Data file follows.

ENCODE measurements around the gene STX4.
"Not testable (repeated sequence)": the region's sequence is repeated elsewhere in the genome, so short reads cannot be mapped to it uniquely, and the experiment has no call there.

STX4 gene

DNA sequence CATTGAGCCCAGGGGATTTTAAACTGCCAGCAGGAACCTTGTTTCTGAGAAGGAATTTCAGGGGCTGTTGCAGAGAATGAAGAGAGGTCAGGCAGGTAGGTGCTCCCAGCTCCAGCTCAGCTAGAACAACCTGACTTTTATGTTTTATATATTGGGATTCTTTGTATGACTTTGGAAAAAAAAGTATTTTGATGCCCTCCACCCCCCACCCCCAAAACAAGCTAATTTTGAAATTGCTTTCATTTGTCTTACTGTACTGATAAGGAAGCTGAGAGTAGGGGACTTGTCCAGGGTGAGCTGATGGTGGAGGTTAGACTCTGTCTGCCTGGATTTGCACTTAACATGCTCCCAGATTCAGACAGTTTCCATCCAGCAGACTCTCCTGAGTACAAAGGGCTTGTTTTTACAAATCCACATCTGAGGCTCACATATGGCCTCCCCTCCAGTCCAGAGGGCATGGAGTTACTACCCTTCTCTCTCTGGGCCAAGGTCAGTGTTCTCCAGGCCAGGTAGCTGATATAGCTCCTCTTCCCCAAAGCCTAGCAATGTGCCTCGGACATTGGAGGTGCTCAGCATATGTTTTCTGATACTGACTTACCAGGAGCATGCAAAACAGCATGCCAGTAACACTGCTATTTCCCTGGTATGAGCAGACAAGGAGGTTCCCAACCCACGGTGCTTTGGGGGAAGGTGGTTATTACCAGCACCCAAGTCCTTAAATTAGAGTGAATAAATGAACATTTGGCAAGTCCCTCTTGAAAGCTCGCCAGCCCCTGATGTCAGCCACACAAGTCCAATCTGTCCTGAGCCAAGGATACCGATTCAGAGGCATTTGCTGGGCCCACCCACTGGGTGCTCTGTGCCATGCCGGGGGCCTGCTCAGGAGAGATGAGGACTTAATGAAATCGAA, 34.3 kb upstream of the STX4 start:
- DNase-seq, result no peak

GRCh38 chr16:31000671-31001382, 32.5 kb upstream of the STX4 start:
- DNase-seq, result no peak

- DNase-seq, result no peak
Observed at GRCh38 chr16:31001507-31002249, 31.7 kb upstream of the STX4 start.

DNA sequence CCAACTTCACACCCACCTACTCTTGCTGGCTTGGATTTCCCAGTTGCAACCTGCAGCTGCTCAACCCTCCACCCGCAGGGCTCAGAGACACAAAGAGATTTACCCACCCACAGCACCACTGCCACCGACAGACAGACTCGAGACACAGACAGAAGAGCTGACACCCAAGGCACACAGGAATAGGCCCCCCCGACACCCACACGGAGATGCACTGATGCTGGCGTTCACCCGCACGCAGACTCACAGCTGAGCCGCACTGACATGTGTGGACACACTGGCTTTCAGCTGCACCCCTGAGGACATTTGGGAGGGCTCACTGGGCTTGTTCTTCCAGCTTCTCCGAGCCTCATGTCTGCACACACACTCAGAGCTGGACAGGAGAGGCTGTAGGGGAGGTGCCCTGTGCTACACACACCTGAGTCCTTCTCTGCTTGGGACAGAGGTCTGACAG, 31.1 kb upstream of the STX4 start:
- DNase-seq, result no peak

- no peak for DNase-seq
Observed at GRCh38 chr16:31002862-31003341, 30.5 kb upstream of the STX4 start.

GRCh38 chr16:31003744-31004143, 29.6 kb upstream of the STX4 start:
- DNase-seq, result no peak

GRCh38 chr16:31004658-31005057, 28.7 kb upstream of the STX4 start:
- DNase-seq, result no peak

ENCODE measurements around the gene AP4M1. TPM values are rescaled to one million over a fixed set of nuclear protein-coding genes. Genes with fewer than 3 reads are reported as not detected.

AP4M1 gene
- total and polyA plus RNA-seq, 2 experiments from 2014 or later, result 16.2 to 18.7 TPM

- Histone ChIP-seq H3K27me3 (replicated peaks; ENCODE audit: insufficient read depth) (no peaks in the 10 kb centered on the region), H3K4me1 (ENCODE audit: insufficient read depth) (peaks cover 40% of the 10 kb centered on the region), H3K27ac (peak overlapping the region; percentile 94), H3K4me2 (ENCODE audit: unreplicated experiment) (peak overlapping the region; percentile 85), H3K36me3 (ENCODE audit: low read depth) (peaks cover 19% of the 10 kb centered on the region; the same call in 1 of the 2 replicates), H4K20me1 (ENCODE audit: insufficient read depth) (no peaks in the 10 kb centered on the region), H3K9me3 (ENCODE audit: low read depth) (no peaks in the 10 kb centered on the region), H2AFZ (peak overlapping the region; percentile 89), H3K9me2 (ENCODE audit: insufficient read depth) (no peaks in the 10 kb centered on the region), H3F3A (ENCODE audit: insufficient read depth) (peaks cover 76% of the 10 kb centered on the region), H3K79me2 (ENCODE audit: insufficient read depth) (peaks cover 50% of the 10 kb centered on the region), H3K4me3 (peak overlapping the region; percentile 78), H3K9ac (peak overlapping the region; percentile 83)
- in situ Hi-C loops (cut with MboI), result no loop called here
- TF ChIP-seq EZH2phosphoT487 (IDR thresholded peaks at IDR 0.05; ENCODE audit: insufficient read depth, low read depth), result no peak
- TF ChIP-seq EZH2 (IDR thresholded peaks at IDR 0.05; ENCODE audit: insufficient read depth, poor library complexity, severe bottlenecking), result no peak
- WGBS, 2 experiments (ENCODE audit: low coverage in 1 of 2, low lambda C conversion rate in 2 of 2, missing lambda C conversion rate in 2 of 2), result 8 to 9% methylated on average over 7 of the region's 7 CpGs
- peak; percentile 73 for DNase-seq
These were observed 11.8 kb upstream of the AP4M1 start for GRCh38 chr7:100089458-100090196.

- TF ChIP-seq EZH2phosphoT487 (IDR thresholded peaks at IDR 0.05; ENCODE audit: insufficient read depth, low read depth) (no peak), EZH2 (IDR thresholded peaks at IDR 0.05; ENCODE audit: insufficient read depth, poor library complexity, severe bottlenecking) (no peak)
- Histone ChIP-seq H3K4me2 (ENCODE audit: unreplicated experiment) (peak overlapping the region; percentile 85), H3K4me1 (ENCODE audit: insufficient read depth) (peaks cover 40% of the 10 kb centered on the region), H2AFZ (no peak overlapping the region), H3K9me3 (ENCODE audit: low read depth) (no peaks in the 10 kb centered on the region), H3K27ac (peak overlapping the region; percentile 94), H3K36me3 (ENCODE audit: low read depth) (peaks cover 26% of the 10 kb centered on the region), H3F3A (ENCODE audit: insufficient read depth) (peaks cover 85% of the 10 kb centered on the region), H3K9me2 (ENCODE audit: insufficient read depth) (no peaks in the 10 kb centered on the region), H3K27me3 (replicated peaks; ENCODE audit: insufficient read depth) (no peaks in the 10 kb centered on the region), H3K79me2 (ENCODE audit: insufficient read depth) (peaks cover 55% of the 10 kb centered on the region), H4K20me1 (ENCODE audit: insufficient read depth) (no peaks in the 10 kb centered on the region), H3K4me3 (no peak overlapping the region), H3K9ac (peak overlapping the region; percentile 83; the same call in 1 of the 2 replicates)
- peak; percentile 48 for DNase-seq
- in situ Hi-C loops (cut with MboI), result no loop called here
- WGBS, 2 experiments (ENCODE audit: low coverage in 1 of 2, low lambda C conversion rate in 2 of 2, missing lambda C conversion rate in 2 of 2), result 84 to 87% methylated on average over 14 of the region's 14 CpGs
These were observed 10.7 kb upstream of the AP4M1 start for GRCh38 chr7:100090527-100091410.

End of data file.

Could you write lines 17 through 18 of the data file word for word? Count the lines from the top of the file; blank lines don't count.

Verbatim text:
- DNase-seq, result no peak

ENCODE measurements around the gene AP4M1. TPM values are rescaled to one million over a fixed set of nuclear protein-coding genes. Genes with fewer than 3 reads are reported as not detected.